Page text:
OC is funded by an Australian Leadership Award Scholarship Program. AP is supported by a National Health and Medical Research Council (NHMRC) Fellowship. HLW is supported by an NHMRC Sidney Sax Public Health Fellowship (APP1037460) and the Leverhulme Centre for Integrative Research on Agriculture and Health. The authors declare that they have no competing interests.
OC, AP and CJ conceptualized and designed the study. OC searched literature, collected and analysed data, interpreted results and wrote the manuscript. CJ, AP and HLW reviewed, critically revised the manuscript and contributed to the interpretation of results. All authors saw and approved the final version. OC had full access to all of the data in the study and takes responsibility for the decision to submit for publication.
OC - Department of Epidemiology and Preventive Medicine, School of Public Health and Preventive Medicine, Monash University, Melbourne VIC Australia. Mongolian Association of Family Medicine Specialists, Ulaanbaatar, Mongolia. AP - Baker IDI Heart and Diabetes Institute, Melbourne VIC Australia. HLW - London School of Hygiene and Tropical Medicine; Leverhulme Centre for Integrative Research on Agriculture and Health, United Kingdom; The Australian National University, Canberra ACT, Australia. CJ - Department of Epidemiology and Preventive Medicine, School of Public Health and Preventive Medicine, Monash University, Melbourne VIC Australia.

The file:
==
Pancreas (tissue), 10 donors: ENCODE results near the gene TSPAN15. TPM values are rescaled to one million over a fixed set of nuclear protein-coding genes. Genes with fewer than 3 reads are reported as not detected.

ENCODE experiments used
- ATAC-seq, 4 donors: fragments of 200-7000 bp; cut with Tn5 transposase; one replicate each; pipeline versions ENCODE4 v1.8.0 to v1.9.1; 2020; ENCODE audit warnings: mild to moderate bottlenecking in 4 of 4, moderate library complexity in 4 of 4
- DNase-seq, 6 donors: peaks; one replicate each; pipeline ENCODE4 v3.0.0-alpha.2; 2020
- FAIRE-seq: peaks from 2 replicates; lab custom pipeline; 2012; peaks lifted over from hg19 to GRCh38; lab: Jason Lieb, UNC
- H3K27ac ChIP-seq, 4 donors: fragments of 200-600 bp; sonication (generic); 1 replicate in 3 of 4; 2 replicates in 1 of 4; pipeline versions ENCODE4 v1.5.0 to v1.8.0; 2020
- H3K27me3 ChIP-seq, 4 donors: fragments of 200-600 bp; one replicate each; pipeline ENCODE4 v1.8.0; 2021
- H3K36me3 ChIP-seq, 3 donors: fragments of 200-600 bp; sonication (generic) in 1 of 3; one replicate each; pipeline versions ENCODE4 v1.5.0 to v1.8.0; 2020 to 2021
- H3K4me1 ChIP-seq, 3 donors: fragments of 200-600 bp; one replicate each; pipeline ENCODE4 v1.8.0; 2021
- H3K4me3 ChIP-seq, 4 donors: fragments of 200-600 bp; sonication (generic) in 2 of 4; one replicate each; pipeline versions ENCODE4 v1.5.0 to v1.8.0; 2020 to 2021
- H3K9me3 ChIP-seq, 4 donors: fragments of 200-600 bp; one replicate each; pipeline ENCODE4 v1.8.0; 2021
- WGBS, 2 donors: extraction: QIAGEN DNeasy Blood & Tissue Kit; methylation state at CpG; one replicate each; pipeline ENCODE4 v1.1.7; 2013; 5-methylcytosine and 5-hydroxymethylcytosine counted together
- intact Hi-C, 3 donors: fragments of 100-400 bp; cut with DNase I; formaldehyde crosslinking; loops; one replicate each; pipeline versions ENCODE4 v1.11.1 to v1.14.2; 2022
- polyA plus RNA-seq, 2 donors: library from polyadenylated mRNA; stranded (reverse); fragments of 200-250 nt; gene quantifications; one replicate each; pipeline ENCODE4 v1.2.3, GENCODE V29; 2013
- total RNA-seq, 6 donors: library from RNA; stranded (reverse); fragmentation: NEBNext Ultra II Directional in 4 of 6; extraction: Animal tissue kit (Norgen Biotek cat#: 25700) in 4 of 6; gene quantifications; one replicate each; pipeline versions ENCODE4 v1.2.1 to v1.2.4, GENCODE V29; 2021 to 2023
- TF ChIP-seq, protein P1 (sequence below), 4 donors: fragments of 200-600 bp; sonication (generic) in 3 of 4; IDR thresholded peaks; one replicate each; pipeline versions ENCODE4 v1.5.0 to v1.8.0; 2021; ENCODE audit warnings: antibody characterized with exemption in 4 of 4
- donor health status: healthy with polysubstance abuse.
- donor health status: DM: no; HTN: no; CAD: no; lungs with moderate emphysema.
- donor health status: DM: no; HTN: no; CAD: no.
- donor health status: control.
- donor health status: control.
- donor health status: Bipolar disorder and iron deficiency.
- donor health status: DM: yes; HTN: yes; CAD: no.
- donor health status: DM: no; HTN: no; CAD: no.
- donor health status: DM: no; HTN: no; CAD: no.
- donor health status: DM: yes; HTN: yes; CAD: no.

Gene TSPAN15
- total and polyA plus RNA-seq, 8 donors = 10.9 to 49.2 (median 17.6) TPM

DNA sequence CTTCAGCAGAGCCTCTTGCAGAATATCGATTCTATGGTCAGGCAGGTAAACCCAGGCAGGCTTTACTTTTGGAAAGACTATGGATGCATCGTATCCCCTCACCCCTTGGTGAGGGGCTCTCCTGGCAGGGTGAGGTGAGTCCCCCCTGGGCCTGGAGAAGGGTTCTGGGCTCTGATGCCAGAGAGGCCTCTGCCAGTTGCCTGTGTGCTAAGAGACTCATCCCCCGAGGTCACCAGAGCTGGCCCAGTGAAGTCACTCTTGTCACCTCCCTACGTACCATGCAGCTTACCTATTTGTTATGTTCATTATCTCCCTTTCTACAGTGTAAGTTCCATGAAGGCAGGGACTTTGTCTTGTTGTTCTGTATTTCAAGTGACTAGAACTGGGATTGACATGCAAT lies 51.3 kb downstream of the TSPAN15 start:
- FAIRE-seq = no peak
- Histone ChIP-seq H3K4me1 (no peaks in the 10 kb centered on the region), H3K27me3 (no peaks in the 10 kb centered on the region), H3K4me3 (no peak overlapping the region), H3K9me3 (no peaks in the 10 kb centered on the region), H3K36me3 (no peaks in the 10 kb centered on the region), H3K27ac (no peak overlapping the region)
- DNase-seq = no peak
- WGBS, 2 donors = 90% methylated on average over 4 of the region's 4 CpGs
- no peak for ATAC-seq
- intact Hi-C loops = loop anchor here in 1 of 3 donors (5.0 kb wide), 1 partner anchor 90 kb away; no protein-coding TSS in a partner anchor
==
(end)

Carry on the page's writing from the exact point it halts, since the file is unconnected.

Noncommunicable diseases (NCDs) are the major global cause of morbidity and mortality. In Mongolia, a number of health policies have been developed targeting the prevention and control of noncommunicable diseases. This paper aimed to evaluate the extent to which NCD-related policies introduced in Mongolia align with the World Health Organization (WHO) 2008–2013 Action Plan for the Global Strategy for the Prevention and Control of NCDs.
We conducted a review of policy documents introduced by the Government of Mongolia from 2000 to 2013. A literature review, internet-based search, and expert consultation identified the policy documents. Information was extracted from the documents using a matrix, mapping each document against the six objectives of the WHO 2008–2013 Action Plan for the Global Strategy for the Prevention and Control of NCDs and five dimensions: data source, aim and objectives of document, coverage of conditions, coverage of risk factors and implementation plan. 45 NCD-related policies were identified.
Prevention and control of the common NCDs and their major risk factors as described by WHO were widely addressed, and policies aligned well with the objectives of the WHO 2008–2013 Action Plan for the Global Strategy for the Prevention and Control of NCDs. Many documents included explicit implementation or monitoring frameworks. It appears that each objective of the WHO 2008–2013 NCD Action Plan was well addressed. Specific areas less well and/or not addressed were chronic respiratory disease, physical activity guidelines and dietary standards.
The Mongolian Government response to the emerging burden of NCDs is a population-based public health approach that includes a national multisectoral framework and integration of NCD prevention and control policies into national health policies. Our findings suggest gaps in addressing chronic respiratory disease, physical activity guidelines, specific food policy actions restricting sales advertising of food products, and a lack of funding specifically supporting NCD research. The neglect of these areas may hamper addressing the NCD burden, and needs immediate action. Future research should explore the effectiveness of national NCD policies and the extent to which the policies are implemented in practice.